News

Harvard Law School Makes Online Zero-L Course Free for All U.S. Law Schools Due to Coronavirus

News

For Kennedy School Fellows, Epstein-Linked Donors Present a Moral Dilemma

News

Tenants Grapple with High Rents and Local Turnover at Asana-Owned Properties

News

In April, Theft Surged as Cambridge Residents Stayed at Home

News

The History of Harvard's Commencement, Explained

Councillor Defends His Record, Insists He's Innocent

Walsh Says He 'Blanked Out' After Indictment

By Melissa Lee, Crimson Staff Writer

Indicted City Councillor William H. Walsh maintained his innocence, said he "blanked out" during the eight-day FBI search and called his political enemies cowards in an interview with The Crimson yesterday.

Standing for the entire hour-long interview in the dining room of his Hurlbut Street home, the four-term councillor refused to comment about the specifics of the case but said he felt like a " trapped man."

Walsh was indicted two weeks ago for allegedly defrauding a New York bank. Walsh said yesterday that he barely knows nine of the other 18 people indicted with him.

The lifelong Cambridge resident also said that his former partners, who are currently cooperating with the FBI, are using him as a "scapegoat" for their real estate losses.

Walsh said some of the FBIinformants--including a former paralegal whounsuccessfully sued Walsh when she was deniedmaternity leave--were cooperating with authoritiesbecause of past grudges.

The councillor also tried yesterday to explainhis eight-day absence from Cambridge following theindictment. During that time federal authoritiesclassified Walsh as a "fugitive from justice."

Walsh--indicted October 1 for 59 counts of bankfraud and conspiracy--said his lawyer's associatetold him he was not indicted and urged him to takea vacation to avoid being questioned about afriend's trial. The councillor said his lawyersnotified him about the indictment during a flightstopover in Chicago.

"I can only tell you that I was totallyshocked," Walsh said, adding that he saw visionsof a long-dead dog, a black 1950 Dodge, hisdeceased father and a young childhood friend witha chipped tooth and a bow tie.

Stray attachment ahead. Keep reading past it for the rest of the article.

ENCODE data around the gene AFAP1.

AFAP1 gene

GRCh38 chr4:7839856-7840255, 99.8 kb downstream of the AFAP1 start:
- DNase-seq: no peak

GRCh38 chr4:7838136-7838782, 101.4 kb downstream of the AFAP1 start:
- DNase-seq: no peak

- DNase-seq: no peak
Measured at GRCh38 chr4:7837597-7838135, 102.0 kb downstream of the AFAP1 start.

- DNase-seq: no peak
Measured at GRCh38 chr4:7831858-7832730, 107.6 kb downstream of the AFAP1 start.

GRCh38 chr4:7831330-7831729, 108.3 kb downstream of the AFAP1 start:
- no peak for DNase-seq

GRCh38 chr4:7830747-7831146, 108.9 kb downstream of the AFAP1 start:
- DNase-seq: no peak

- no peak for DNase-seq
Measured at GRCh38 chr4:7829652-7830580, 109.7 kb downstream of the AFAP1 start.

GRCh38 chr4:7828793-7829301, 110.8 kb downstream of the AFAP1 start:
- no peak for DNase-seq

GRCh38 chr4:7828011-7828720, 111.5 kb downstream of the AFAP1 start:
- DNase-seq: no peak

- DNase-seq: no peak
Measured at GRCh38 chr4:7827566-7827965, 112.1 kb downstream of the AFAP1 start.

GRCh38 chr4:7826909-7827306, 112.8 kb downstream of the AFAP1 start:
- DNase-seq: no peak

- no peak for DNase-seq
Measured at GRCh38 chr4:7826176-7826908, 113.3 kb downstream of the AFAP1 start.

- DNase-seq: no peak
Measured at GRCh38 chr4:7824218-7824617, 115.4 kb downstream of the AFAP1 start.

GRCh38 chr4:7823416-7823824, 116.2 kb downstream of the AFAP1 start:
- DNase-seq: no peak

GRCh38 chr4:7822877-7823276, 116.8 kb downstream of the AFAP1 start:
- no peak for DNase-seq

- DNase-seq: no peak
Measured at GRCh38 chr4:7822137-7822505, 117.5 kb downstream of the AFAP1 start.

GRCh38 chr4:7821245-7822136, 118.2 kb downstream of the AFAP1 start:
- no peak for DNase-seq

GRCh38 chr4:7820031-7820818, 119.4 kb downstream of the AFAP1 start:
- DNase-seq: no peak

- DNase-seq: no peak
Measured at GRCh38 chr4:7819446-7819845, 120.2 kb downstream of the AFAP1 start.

After being notified of the indictment, Walshcontinued on to California. Walsh said he can'tremember much of the six days he spent travelingto San Jose and then to Scottsdale, Arizona beforehe surrendered himself to U.S. Marshalls inBoston.

Occasionally glancing out the picture window,Walsh said the only details he can recall of thetrip are sleeping for 20 hours a day mostly in apup tent, making a pitstop to go to church and"the heat of the desert."

Pressure from chargess surrounding him for thelast three years caused him to "blank out," Walshsaid.

"To be told you were indicted and then beingforced to go on a vacation you didn't want to goon and then being told when your halfway therethat some cruel trick like this had been played,it's possible human beings' minds can blank out,"Walsh said.

The councillor said yesterday he did hot knowmany of his investment partners, which usuallynumbered 15 per condominium project. Walsh addedthat he has never had any dealings "to myknowledge" with Dime Savings Bank of New York,which he is accused of defrauding.

"You can be assured that my involvement is muchless than I'm being given credit for," Walsh said."My knowledge of Dime just doesn't exit.

Walsh said past partners who are involved inthe investigation have tried to profit by bringinglawsuits against him and with schemes to buy condounits at deflated prices.

Walsh named partners Jay Goldman and Dennis M.Cargill, who was among the 19 indicted, as two ofthe people who "sat down and concocted a bunch oflawsuits."

The councillor cited 16 lawsuits against himand said he has already won three that were tried.

Walsh said he also faces strong opposition fromhis council colleagues and interest groups in thecity.

"I have had the wonderful opportunity of beingloved by a lot of Cambridge people and the sadnessof being hated by some of these groups, and Iunderstand that," Walsh said.